From Africa to Hawai’i and the World

Why is everybody crying?

This morning, as I watched Barack Hussein Obama take the oath of office to become the 44th President of the United States, I cried. I saw images of many other people crying, men and women, of many different races.

Could it be that we are so moved by the unbelievable specter of a man of African heritage becoming the leader of the most powerful country in the world? Or perhaps we are all so relieved to finally see the end of a painful and embarrassing chapter of our history?

Or is it just that for the first time, many of us felt that we truly do belong in this country?

When I reflect on the journey of so many of our ancestors and honored elders of all nations who worked so hard to build this country, defend this country, and yes, to take a stand against racism and bigotry at great personal risk, I am in awe. I am in awe of their courage and their fidelity.

I was a little girl living in Washington, D. C. during the March on Washington of August, 1963. I was way too young to fully understand what was taking place, but I remember walking hand in hand down many city blocks singing “We Shall Overcome”.

I remember the day my brother and I got dressed up for a visit to the nearby Glen Echo Amusement Park. I remember that our mom, having been told that we would not be welcome inside because of our brown skins, took us back home.

I remember wondering why we couldn’t go to the local swimming pool.

I remember the first time one of my classmates in grade school called me “a nigger”.

I remember all the times in Hawai’i that I was told that I was “very pretty for a colored girl”.

I remember all the times in Honolulu that I arrived to see an apartment, available only a few minutes before, only to be told that it was “just rented”.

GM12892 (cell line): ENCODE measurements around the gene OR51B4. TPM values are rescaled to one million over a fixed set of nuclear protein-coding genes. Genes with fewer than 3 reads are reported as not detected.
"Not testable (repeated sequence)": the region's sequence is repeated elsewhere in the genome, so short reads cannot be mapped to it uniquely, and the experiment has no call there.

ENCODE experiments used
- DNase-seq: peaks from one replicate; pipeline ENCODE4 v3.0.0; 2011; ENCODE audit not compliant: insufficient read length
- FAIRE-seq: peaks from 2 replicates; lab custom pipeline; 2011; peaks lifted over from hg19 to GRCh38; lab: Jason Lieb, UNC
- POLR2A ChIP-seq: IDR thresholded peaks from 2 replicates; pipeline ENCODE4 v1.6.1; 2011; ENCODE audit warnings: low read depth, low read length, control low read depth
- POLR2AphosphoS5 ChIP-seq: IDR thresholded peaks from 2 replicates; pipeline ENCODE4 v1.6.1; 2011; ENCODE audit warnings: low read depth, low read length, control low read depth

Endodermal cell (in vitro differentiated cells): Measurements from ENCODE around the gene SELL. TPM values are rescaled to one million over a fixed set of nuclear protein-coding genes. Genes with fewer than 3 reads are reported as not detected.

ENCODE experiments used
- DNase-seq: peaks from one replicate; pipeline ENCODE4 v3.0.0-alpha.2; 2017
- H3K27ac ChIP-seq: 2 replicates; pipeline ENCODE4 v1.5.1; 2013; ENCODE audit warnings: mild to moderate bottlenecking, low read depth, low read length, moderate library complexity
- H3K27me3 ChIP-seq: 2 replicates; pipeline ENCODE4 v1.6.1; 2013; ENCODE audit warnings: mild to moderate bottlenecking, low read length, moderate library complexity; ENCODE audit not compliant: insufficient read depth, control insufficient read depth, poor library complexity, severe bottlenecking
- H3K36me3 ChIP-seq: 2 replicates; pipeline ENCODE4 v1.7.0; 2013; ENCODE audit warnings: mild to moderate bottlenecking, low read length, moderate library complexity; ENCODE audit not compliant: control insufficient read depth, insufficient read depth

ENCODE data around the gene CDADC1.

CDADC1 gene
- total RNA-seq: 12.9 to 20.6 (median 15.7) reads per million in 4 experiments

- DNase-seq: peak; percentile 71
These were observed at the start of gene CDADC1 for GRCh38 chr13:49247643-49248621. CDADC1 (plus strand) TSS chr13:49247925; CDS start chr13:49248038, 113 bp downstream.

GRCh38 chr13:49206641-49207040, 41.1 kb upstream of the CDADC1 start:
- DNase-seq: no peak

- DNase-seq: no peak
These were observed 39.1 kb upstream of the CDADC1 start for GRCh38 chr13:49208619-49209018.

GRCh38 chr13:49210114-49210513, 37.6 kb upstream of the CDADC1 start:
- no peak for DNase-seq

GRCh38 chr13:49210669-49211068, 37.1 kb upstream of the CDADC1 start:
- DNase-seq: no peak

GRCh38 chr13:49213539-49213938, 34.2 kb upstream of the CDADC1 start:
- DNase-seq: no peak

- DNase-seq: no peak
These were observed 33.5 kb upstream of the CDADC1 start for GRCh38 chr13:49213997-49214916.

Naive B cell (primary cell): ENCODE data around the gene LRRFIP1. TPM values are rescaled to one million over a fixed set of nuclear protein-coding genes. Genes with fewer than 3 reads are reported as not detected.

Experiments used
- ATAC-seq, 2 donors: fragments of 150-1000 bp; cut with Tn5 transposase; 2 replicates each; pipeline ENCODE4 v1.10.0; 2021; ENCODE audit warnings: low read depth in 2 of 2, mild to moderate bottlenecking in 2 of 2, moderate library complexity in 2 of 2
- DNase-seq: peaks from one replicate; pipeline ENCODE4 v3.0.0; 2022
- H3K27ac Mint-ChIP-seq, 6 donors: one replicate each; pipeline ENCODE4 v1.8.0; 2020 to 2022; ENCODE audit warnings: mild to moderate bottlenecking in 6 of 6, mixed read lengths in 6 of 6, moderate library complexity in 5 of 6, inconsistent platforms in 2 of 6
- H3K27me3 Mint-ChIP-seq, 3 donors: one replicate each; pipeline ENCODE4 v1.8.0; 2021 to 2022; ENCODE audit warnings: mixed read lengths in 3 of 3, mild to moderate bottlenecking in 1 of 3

I remember feeling that the inequities and problems I dealt with weren’t even recognized by most other people.

I remember being made to feel as if this country were not my home.

And today we see a man, the son of an immigrant from Kenya and a white woman, born in Hawai’i, who spent part of his childhood in Indonesia, who has a sister who is half Asian-American, being recognized as the leader of this country. He ran a campaign not as an African-American candidate, not as a mixed-race American candidate, but as a highly intelligent, articulate visionary. He brings with him a beautiful, strong and highly educated wife and two darling children.

We share African and Hawaiian roots.

I didn’t realize until the night of the election what it would feel like to have people of every race under the sun vote for a presidential candidate of African descent. I cried then as I did this day, for all those times I felt invisible in this country. And because I am finally at home.

I, Too, Sing America
by Langston Hughes

I, too, sing America.

I am the darker brother.
They send me to eat in the kitchen
When company comes,
But I laugh,
And eat well,
And grow strong.

I’ll be at the table
When company comes.
Nobody’ll dare
Say to me,
“Eat in the kitchen,”

They’ll see how beautiful I am
And be ashamed–

I, too, am America.


When you eat the fruit of a large tree, do not forget to thank the wind.
Bariba oral tradition

We have so much to be thankful for here in this day and time.
But although many of us perceive of ourselves as a spiritual
people, how often do we really stop to give thanks?

We have clean water to drink, cook and bathe with. Do we give
thanks to the rain and the snow?